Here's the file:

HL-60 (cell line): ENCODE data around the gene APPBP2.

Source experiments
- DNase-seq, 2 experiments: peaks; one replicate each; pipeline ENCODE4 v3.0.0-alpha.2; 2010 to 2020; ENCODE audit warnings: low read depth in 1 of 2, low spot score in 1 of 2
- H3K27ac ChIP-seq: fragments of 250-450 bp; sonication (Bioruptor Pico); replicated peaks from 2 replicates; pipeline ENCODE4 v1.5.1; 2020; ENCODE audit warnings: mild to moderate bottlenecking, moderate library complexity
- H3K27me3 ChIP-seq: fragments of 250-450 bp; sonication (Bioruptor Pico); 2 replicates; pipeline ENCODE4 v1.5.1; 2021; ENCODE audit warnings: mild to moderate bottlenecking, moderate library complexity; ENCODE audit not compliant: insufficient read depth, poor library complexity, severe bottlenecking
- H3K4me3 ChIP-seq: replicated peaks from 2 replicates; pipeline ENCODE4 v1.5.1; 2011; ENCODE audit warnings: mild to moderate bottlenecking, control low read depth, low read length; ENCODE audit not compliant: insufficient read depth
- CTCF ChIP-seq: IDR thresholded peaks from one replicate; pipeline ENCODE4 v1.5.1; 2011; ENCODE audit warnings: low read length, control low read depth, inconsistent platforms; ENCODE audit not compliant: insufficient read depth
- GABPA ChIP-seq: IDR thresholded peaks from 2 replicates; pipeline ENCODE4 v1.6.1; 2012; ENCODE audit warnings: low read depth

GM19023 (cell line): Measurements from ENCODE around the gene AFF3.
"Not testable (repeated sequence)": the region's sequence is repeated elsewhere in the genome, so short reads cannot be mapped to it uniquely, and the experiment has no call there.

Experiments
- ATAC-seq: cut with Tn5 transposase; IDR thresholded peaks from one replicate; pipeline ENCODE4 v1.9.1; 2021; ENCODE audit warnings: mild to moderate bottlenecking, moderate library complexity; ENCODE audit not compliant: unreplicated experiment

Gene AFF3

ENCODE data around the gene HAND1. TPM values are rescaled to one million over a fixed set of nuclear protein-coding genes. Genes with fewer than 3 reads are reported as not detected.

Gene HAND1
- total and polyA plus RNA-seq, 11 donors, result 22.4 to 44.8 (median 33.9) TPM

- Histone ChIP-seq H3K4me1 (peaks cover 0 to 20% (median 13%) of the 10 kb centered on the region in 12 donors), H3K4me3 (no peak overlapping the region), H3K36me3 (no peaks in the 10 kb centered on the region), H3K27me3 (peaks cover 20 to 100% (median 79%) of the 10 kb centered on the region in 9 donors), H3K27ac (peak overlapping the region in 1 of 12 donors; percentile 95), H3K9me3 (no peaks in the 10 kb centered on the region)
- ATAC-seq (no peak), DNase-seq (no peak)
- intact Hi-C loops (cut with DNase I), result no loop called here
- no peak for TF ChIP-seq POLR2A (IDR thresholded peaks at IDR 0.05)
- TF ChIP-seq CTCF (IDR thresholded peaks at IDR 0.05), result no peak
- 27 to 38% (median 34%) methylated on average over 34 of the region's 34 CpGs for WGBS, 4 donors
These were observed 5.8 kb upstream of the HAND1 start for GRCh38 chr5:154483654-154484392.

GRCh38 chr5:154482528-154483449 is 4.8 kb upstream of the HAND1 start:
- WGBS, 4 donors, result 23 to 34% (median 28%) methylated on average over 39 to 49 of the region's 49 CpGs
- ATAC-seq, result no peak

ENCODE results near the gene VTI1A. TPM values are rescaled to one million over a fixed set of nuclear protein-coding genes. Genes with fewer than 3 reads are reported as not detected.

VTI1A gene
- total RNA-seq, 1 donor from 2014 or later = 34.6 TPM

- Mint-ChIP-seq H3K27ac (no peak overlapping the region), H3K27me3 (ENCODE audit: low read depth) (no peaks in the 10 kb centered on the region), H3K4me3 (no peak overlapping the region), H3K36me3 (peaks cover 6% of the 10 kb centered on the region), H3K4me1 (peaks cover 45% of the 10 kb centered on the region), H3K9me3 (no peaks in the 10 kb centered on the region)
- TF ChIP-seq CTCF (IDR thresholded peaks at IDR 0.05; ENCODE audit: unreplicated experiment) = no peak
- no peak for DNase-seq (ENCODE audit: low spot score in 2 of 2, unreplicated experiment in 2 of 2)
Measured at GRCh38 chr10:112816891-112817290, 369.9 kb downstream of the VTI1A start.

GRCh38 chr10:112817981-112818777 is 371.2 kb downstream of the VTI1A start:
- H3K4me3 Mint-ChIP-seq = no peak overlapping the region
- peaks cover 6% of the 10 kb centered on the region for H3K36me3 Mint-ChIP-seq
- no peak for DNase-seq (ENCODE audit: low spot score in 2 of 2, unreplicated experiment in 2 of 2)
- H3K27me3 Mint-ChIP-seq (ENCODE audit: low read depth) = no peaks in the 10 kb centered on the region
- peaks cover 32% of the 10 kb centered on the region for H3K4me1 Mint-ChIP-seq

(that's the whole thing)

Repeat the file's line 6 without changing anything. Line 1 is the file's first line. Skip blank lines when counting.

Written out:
- H3K4me3 ChIP-seq: replicated peaks from 2 replicates; pipeline ENCODE4 v1.5.1; 2011; ENCODE audit warnings: mild to moderate bottlenecking, control low read depth, low read length; ENCODE audit not compliant: insufficient read depth